When we arrived at Stonehenge the guide on our bus informed us that they had changed the setup of viewing Stonehenge a week earlier. The visitor facilities and parking lot were moved from a two minute walk to Stonehenge to 1.5 miles down the road. When we saw the 45 minute line we were expected to wait in for a bus to the sight we figured it would be faster to walk the 1.5 miles. I was a little worried that our time at the top would be cut short if we arrived later than the people on our bus but we quickly figured that wouldn't be a problem. Two or three buses passed us as we sped walked up the road but not enough to make it to the rest of our group waiting in line.
As we walked, Stonehenge came into view. It was amazing to see the rocks and so interesting to think about. We spent about 20 minutes walking around them and took plenty of pictures. Once again instead of waiting in a ridiculous line we opted for the walk, which wasn't that bad.
Luckily we arrived at the bus with time to spare. I wondered how the people who the waited in the line made it, but I was glad we did. Although it doesn't seem like a lot to look at I enjoyed it very much, and it was defiantly my favorite thing that we saw in England.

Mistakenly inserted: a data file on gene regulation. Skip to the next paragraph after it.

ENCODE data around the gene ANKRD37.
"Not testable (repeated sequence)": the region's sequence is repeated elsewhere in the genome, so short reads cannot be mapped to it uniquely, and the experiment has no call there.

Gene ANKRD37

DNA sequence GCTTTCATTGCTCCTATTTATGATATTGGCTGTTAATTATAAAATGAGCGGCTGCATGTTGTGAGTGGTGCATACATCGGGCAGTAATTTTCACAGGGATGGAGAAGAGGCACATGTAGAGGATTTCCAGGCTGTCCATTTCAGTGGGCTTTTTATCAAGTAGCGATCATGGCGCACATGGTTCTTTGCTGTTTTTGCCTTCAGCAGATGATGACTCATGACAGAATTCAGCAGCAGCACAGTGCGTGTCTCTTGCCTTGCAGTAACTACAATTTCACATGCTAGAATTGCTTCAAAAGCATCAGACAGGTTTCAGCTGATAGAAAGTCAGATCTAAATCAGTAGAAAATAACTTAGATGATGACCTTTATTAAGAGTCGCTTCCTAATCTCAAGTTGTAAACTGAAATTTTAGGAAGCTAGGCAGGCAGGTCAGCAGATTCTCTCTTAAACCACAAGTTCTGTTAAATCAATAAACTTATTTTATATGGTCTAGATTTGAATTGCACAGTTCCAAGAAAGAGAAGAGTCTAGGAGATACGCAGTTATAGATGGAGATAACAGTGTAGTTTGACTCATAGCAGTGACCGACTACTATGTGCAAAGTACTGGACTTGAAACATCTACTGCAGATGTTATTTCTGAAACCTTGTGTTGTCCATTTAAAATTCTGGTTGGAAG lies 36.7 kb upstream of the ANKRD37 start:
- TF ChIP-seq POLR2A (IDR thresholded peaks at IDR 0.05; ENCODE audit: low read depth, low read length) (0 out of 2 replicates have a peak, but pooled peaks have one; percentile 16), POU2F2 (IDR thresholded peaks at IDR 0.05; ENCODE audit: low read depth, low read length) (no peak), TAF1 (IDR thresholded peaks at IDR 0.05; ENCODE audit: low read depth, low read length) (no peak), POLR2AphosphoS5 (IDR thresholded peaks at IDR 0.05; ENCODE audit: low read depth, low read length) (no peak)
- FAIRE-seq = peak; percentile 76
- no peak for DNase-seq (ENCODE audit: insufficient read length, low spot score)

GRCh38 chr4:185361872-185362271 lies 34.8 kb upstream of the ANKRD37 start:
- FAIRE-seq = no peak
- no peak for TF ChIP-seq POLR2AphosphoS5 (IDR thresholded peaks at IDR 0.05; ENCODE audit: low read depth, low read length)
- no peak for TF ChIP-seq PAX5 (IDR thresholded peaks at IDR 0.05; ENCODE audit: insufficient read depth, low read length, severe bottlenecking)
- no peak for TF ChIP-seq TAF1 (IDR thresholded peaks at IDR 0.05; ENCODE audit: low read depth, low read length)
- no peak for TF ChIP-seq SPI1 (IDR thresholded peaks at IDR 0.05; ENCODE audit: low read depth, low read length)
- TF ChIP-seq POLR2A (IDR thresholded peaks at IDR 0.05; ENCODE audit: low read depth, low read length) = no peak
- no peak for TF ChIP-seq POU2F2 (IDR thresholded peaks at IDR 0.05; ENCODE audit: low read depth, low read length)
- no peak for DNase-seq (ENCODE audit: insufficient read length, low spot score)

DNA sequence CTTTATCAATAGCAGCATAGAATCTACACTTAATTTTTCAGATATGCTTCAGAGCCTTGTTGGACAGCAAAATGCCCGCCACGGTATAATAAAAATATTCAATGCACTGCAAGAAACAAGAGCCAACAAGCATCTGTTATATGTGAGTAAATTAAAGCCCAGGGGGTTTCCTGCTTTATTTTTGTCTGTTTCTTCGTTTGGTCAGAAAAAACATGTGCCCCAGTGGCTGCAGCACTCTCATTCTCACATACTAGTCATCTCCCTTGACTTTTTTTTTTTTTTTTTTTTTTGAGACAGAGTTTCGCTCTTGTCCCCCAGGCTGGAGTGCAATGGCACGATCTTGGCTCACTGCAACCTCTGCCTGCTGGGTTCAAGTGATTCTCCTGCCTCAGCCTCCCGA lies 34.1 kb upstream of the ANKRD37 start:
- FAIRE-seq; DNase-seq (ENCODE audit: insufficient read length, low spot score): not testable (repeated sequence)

Sunday, January 5, 2014

Stonehenge

The large rocks arranged at Stonehenge are somewhat of a mystery. Nobody really knows who put them there or how they got them there. When I first heard we were going to London for a few days Stonehenge was one of the sights that I wanted to see the most. I don't know what interested me so much about the rocks but I guess thats how we ended up on the tight tourist bus schedule. The first stop on our all day tour was Windsor Castle and the next Stonehenge.
When we arrived at Stonehenge the guide on our bus informed us that they had changed the setup of viewing Stonehenge a week earlier. The visitor facilities and parking lot were moved from a two minute walk to Stonehenge, to 1.5 miles down the road. When we saw the 45 minute line we were expected to wait in for a bus to the sight we figured it would be faster to walk the 1.5 miles. I was a little worried that our time at the top would be cut short if we arrived later than the people on our bus but we quickly figured that wouldn't be a problem. Two or three buses passed us as we sped walked up the road but not enough to make it to the rest of our group waiting in line.